One of my favorite Adam Sandler movies co-starring Drew Barrymore is interestingly called “50 First Dates.” In short, Barrymore’s character has recovered from an automobile accident, but with the exception of memories preceding the accident, forgets everything that occurs when she goes to sleep. Sandler woos her over fifty first dates, but makes his message stick when he produces a video with her friends and family for her to watch each morning.
In a terrific example of life imitating art, this concept has been successfully borrowed by Tamara Rusoff-Hoen who produced a video for her mother, Louisa Irving, a 94 year-old dementia patient. Below is a link to the Associated Press article written by Jim Fitzgerald of the Seattle Pi. She opens with a song in the video “Good morning, merry sunshine, how did you wake so soon?”
This song hit home with me, as my wife used to sing “You are my sunshine” to her mother who eventually died from complications due to Alzheimer’s Disease. She is now singing it periodically to my mother who we believe is limited to early stages of dementia.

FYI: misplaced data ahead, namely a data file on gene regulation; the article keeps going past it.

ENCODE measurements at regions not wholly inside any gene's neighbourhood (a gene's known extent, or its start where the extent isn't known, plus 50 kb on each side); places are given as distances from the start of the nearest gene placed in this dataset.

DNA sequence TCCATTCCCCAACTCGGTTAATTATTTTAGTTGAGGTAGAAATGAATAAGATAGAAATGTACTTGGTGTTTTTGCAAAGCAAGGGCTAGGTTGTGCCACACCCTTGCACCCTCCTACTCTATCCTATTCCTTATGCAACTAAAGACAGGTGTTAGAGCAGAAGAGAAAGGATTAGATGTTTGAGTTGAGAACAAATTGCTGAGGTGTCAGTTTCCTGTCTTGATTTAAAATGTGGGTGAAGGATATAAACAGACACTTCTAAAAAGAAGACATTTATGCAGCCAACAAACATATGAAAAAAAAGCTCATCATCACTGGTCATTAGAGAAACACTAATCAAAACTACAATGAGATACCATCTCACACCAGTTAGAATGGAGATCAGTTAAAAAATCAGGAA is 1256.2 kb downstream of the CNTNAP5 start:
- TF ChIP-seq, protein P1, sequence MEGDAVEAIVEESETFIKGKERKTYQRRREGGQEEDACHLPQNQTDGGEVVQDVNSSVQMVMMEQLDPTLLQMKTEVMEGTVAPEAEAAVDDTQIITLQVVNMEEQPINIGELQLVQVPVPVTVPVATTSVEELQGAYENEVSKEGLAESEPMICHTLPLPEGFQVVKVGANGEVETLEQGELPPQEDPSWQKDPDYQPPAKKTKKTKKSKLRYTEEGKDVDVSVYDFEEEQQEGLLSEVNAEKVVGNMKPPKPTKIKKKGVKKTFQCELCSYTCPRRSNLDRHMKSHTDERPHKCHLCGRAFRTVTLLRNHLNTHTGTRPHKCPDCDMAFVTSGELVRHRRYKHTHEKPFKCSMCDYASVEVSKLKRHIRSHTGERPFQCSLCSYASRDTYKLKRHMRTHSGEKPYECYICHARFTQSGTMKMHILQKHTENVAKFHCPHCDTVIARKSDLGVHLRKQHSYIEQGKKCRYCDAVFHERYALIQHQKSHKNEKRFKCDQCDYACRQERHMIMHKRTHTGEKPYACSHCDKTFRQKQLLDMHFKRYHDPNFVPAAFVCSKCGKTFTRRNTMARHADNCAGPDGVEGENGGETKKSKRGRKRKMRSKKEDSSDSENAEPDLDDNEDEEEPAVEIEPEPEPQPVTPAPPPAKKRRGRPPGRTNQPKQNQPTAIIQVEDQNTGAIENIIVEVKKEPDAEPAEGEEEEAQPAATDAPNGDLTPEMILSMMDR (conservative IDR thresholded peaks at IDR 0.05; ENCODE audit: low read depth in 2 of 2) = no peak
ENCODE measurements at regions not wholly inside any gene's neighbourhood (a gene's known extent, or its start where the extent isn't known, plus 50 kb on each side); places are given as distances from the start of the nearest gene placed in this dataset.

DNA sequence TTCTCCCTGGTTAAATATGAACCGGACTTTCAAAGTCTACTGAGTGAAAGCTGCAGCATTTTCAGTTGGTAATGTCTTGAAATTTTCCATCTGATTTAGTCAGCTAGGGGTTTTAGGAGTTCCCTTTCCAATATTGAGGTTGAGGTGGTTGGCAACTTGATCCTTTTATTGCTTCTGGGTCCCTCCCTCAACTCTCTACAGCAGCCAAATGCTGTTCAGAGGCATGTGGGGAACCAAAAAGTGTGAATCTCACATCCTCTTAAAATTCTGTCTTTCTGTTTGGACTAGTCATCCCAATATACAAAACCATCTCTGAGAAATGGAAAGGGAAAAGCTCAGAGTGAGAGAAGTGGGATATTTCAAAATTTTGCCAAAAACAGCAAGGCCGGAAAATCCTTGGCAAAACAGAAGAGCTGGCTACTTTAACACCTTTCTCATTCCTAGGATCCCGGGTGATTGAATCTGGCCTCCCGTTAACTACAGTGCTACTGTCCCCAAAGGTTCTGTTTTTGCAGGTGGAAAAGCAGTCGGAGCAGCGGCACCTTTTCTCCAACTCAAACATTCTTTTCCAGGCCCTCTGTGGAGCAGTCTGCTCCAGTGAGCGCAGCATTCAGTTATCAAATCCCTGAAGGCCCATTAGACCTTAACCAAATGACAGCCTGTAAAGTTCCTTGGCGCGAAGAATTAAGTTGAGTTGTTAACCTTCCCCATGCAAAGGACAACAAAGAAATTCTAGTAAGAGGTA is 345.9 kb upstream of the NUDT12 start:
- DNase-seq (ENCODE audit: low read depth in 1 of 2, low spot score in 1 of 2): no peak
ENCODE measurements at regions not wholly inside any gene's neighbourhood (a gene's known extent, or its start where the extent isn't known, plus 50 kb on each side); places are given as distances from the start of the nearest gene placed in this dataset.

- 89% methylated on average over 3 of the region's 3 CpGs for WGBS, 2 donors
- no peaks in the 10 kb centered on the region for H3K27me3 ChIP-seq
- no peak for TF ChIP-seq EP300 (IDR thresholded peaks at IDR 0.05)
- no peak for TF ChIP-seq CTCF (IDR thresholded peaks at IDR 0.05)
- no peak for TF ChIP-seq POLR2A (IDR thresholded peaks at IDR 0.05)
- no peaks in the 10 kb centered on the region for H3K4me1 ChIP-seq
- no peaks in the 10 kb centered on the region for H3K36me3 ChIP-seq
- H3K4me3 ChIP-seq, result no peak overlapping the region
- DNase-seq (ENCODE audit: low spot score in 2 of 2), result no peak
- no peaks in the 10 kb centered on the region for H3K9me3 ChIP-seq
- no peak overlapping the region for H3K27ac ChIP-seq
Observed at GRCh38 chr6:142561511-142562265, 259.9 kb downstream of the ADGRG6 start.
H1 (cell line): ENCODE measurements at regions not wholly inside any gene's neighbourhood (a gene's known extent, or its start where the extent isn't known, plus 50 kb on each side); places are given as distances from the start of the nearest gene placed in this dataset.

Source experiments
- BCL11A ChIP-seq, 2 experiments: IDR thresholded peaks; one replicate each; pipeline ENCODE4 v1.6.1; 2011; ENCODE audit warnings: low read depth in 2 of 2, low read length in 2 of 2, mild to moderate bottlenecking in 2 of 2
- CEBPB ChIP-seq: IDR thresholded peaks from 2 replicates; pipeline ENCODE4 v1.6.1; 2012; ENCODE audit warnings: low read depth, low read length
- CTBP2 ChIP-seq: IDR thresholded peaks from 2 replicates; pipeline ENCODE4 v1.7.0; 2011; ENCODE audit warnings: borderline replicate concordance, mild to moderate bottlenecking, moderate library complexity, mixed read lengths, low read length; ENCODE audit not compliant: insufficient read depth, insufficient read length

With people living longer, we are seeing more struggle with dementia and even Alzheimer’s. Both are tough on the patient and the family, especially those closest to them. My mother knows my voice well, but sometimes when I visit from seven hours away, she forgets that I am her son. She is remembering a younger version of me. So, we are struggling with these issues as well, but hopefully not as extreme as with my mother-in-law.
I believe the “50 First Dates” video concept should be shared with everyone, as it is a great idea. In the below article, Robert Abrams, a geriatric psychiatrist notes the assurances this video can give to patients who feel “alone and at sea” and do not fully understand their circumstances. At a minimum, talk with your parents about these issues while they have their faculties. But, also help remind them of who they are and what they mean to you.
I will leave you with one quick story. When a friend dropped in to see her father with Alzheimer’s at a local long term memory care facility, she found him talking in the great room with others. So, she quietly sat down beside him. He eventually noticed her there and got excited and said “You are on our team.” And, that is what we need to remind our loved ones of – we are on your team.